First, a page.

High costs and a sluggish economy are the key factors behind Connecticut's slide in CNBC's latest annual America's Top States for Business rankings.

Connecticut fell to 37th, a year after climbing 10 spots to 33rd in the cable network's annual competitiveness ratings, with declines in a number of critical areas.

CNBC Top States for Business 2018CNBC ranked the state in the bottom 10 in four key categories—infrastructure (47th), cost of doing business (46th), economy (45th), and cost of living (43rd).

The state also declined in two traditional areas of strength, falling from seventh to 16th for workforce and from third to ninth in education.

CNBC scores all 50 states on 64 economic competitiveness measures, separating those metrics into 10 weighted categories. Workforce is the most heavily weighted category, followed by infrastructure, cost of doing business, economy, and quality of life.

Connecticut ranked 22nd in quality of life (up one place from last year), 17th for technology and innovation (down four spots), 26th for business friendliness (up from 32nd), and 18th for access to capital (a two-spot improvement).

State's Strengths 'Undermined'

Brennan said the state economy's poor rank was the "most troubling" part of the CNBC study, as that "really measures Connecticut's competitiveness across all categories," calling the declines in education and workforce "a stark reflection of that."

"Our competitive strengths are being undermined by our inability to comprehensively address the state's significant fiscal challenges," Brennan said.

"The gap between Connecticut and successful states is growing wider because we don't have adequate resources to invest in education, transportation, and workforce development.

This year's elections are an opportunity for voters to demand the critical changes Connecticut needs to turn things around.
— CBIA's Joe Brennan
"Education and workforce development demand attention, particularly given the rapidly growing need for skilled workers in the aerospace and defense manufacturing sectors."

A state government report released earlier this month said Connecticut economy is at the same level it was in 2004, the only state where economic growth has contracted since the recession ended in 2010.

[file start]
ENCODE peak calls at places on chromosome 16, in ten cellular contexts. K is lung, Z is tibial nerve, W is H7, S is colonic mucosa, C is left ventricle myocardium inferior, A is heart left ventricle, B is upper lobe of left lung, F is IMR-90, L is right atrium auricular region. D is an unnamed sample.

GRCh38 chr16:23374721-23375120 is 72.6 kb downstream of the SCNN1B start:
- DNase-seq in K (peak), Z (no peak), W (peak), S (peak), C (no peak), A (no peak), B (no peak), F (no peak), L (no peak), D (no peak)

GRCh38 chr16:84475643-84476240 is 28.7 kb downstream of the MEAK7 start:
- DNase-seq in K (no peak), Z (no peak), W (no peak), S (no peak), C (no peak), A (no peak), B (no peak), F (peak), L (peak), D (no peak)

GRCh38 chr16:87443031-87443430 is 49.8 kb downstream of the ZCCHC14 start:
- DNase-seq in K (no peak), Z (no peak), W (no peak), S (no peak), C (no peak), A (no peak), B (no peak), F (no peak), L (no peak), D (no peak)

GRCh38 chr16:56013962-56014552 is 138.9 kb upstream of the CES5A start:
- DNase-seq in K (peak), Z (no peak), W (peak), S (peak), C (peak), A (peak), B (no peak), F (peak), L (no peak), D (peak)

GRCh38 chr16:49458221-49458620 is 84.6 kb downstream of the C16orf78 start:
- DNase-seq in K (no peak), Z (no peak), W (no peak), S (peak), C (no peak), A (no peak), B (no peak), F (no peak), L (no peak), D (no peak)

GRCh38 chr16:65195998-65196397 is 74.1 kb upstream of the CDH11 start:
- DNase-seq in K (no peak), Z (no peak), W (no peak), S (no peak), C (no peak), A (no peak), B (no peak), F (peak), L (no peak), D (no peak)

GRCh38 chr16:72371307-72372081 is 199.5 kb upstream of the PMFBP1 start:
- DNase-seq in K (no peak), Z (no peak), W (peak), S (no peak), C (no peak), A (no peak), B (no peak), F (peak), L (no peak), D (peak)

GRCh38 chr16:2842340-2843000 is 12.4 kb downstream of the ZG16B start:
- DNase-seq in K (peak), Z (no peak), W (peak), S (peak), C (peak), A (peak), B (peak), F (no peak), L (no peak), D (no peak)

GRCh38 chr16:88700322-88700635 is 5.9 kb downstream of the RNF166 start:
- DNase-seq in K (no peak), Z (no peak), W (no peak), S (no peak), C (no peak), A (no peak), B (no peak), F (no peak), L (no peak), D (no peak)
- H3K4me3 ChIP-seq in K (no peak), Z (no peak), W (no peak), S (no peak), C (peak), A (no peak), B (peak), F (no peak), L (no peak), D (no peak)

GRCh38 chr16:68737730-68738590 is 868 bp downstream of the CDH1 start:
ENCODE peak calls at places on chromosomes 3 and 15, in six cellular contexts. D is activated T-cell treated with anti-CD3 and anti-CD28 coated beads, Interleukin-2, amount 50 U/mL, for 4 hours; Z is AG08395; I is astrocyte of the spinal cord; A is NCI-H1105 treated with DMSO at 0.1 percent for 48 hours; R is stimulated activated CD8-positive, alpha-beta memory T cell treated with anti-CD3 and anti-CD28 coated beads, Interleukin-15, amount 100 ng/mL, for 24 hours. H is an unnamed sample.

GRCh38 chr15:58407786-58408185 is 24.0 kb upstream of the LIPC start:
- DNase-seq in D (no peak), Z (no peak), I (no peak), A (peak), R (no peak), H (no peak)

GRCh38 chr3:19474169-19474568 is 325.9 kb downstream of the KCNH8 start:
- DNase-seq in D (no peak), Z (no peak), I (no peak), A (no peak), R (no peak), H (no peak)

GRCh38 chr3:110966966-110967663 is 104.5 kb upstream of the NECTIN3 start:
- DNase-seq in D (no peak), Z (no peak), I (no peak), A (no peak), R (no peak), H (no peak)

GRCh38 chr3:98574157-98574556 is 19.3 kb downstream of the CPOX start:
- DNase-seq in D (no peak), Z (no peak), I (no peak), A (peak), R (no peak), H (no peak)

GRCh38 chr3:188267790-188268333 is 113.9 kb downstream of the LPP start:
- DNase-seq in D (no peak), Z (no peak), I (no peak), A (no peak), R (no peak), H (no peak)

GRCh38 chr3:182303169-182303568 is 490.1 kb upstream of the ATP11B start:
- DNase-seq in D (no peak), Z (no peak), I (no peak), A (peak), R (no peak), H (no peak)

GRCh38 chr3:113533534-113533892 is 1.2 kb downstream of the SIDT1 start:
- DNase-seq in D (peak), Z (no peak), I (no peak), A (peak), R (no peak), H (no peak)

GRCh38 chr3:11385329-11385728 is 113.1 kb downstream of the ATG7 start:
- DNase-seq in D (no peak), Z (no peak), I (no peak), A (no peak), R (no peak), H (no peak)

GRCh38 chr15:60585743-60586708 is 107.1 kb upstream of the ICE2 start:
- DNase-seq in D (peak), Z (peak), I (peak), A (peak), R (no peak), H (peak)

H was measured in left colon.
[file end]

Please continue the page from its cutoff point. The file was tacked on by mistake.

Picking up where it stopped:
GDP growth has shrunk in four of the last five years, while the state has recovered just 81% of the 119,100 jobs lost in the recession.

Election Issue

Brennan said this year's elections for all General Assembly seats and statewide offices represents an opportunity for voters to "demand the critical changes Connecticut needs to turn things around."

"How do we fix our economy? How do we make Connecticut more affordable and keep companies, families, and jobs here?" he asked.

"It starts with making the tough, necessary decisions to resolve our fiscal problems and get businesses investing in Connecticut, creating jobs, and growing our economy."

At 8th overall, Massachusetts was the best of the New England states in this year's study, ranked first for education and workforce and in the top 10 for access to capital and technology and innovation.

New Hampshire dropped six spots to 24th, Vermont rose three places to 32nd, and Rhode Island and Maine tied for 45th, both essentially unchanged from last year.

CNBC ranked Texas first this year, up from fourth in 2017, rated first for economy and infrastructure, with top 10 rankings for workforce, technology and innovation, and access to capital.

Top, Bottom States

CNBC's 2018 top five states for business:

  1. Texas (2017: 4th)
  2. Washington (2nd)
  3. Utah (8th)
  4. Virginia (7th)
  5. Colorado (6th)

And the bottom five:

45 (tie). Maine (46th)

45 (tie). Rhode Island (45th)

47. Hawaii (49th)

48. West Virginia (50th)

49. Mississippi (48th)

50. Alaska (47th)